According to Chase Lumber, a debtor may claim that his wages that were wrongfully garnished are exempt, that the funds are the property of the estate, and that the automatic bankruptcy stay protected them. Chase Lumber is not applicable because Garcia is no longer a party to this action and has not claimed that his wages were wrongfully garnished.

¶ 50. In support of its position, Richter Industries cites University of Alabama Hospitals v. Warren, 7 B.R. 201 (Bankr. N.D. Ala. 1980). In Warren, after a judgment was entered against a debtor for unpaid debts, writs of garnishment were served on the debtor's employer. The employer did not answer the writs, and a conditional judgment was initially entered against the employer-garnishee, followed by a final judgment. The debtor then filed for bankruptcy.

For additional cases taking a position similar to Warren, see, e.g., In re Feldman, 303 B.R. 137 (Bankr. E.D. Mich. 2003); O'Connor v. Methodist Hosp. of Jonesboro, Inc., 42 B.R. 390, 392 (Bankr. E.D. Ark. 1984).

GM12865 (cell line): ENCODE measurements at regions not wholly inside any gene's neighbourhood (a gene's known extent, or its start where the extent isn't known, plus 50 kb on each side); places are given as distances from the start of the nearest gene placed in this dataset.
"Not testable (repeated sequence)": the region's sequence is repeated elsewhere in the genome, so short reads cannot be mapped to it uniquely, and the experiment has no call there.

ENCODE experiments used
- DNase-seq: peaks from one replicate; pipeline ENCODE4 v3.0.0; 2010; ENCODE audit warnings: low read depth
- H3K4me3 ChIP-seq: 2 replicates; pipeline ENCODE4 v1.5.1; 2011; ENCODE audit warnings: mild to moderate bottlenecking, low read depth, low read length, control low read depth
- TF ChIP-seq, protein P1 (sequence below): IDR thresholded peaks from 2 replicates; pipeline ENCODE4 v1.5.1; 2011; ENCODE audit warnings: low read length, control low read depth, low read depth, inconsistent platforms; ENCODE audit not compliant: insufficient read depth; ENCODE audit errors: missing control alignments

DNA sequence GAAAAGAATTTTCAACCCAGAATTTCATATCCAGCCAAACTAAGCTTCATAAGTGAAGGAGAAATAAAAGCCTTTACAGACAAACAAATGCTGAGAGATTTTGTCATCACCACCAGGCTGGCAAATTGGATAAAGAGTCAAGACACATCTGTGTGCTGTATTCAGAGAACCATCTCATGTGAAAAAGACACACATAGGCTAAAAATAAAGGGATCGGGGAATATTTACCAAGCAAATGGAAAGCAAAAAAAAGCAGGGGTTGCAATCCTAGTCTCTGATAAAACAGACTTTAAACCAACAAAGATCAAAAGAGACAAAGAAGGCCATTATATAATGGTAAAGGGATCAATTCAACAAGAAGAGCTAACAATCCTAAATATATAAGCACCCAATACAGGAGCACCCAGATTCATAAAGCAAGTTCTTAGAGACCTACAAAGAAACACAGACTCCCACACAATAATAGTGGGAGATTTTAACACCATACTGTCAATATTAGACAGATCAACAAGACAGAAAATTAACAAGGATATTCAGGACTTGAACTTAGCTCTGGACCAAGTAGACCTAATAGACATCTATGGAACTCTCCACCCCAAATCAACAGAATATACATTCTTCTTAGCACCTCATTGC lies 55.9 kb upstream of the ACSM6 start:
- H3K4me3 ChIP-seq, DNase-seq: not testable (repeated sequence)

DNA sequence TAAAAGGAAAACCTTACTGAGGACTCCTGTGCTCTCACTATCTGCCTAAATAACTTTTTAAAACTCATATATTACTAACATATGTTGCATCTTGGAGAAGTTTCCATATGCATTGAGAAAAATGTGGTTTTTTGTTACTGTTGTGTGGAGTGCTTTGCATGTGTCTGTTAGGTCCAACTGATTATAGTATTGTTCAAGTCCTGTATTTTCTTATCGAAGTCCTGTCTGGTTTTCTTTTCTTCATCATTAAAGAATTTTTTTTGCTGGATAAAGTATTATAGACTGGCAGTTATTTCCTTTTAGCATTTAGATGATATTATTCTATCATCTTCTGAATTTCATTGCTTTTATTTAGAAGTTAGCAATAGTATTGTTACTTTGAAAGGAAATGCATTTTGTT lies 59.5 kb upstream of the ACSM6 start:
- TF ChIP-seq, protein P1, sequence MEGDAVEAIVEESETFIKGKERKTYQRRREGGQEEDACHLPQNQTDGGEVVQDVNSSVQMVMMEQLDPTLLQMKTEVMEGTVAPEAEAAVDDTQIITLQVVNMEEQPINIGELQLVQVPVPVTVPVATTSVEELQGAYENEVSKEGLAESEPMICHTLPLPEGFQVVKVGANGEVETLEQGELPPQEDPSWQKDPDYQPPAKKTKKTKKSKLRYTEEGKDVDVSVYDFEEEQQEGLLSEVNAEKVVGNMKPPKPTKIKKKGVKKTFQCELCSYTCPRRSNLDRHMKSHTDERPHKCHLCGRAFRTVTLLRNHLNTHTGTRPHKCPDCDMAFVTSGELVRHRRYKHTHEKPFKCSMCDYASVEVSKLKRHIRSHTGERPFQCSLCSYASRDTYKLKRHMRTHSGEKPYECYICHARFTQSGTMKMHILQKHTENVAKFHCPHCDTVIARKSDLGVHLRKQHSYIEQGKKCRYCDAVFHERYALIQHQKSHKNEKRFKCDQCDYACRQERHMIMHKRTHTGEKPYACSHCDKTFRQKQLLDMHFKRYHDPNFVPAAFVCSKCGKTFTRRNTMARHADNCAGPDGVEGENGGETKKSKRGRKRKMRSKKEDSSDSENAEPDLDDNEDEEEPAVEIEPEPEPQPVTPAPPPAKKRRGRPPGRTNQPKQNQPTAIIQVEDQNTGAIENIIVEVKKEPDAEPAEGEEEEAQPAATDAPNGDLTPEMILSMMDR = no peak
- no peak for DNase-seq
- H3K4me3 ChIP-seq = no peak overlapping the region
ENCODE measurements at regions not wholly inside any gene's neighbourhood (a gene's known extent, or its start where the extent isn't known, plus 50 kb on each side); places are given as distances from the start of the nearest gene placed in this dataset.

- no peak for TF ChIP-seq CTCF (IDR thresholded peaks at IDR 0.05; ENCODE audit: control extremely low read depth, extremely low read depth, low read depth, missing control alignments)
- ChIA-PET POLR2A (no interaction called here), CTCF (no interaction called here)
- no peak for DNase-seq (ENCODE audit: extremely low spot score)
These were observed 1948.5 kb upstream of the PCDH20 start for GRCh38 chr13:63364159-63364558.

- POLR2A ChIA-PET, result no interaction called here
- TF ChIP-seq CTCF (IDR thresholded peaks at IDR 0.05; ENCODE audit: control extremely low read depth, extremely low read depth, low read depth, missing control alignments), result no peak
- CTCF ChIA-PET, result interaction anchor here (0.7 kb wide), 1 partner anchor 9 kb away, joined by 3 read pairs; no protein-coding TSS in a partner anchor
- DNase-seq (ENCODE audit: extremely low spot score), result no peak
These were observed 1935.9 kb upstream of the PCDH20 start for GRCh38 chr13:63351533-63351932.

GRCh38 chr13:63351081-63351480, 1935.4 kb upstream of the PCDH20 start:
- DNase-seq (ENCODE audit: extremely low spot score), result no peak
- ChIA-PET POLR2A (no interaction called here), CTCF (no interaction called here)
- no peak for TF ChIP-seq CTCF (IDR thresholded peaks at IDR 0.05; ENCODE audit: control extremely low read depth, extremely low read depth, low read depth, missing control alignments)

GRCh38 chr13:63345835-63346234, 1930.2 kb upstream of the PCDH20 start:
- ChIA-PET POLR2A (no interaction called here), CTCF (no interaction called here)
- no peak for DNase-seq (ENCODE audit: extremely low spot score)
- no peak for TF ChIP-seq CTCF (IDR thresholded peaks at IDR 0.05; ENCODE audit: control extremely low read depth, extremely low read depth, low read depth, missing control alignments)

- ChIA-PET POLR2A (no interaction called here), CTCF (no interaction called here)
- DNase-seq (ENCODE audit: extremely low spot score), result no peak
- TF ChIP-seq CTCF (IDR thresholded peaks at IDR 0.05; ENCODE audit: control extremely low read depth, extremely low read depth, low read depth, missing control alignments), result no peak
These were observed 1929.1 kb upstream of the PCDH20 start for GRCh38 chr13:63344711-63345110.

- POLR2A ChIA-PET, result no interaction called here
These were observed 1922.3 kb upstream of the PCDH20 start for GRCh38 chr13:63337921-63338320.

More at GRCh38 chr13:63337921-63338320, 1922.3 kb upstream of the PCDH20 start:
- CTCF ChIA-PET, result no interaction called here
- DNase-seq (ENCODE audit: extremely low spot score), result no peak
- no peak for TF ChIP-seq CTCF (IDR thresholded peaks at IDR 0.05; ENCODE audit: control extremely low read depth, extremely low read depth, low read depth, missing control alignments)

¶ 51. The Warren bankruptcy court expressed concern about the potential effect that the judgment against the garnishee-employer would have on the debtor's relationship with his employer. The Warren bankruptcy court viewed the debtor's right to earn a living as property that is protected from creditors affected by his bankruptcy.

¶ 52. The Warren bankruptcy court held that although the garnishee-employer was culpable for failing to answer the garnishment proceeding, it would not allow the judgment against the garnishee-employer to stand. The judgment, according to the bankruptcy court, would undermine the concept of a "fresh start," could impair the relationship between the debtor-employee and the garnishee-employer, and would ultimately lead to punishing the debtor who is seeking a "fresh start," free from his pre-existing debts.

Richter Industries also relies on O'Connor v. Methodist Hosp. of Jonesboro, Inc., 42 B.R. 390 (Bankr. E.D. Ark. 1984), in arguing that Kenosha Hospital's proceeding with the garnishment is clearly a willful and deliberate violation of an automatic stay.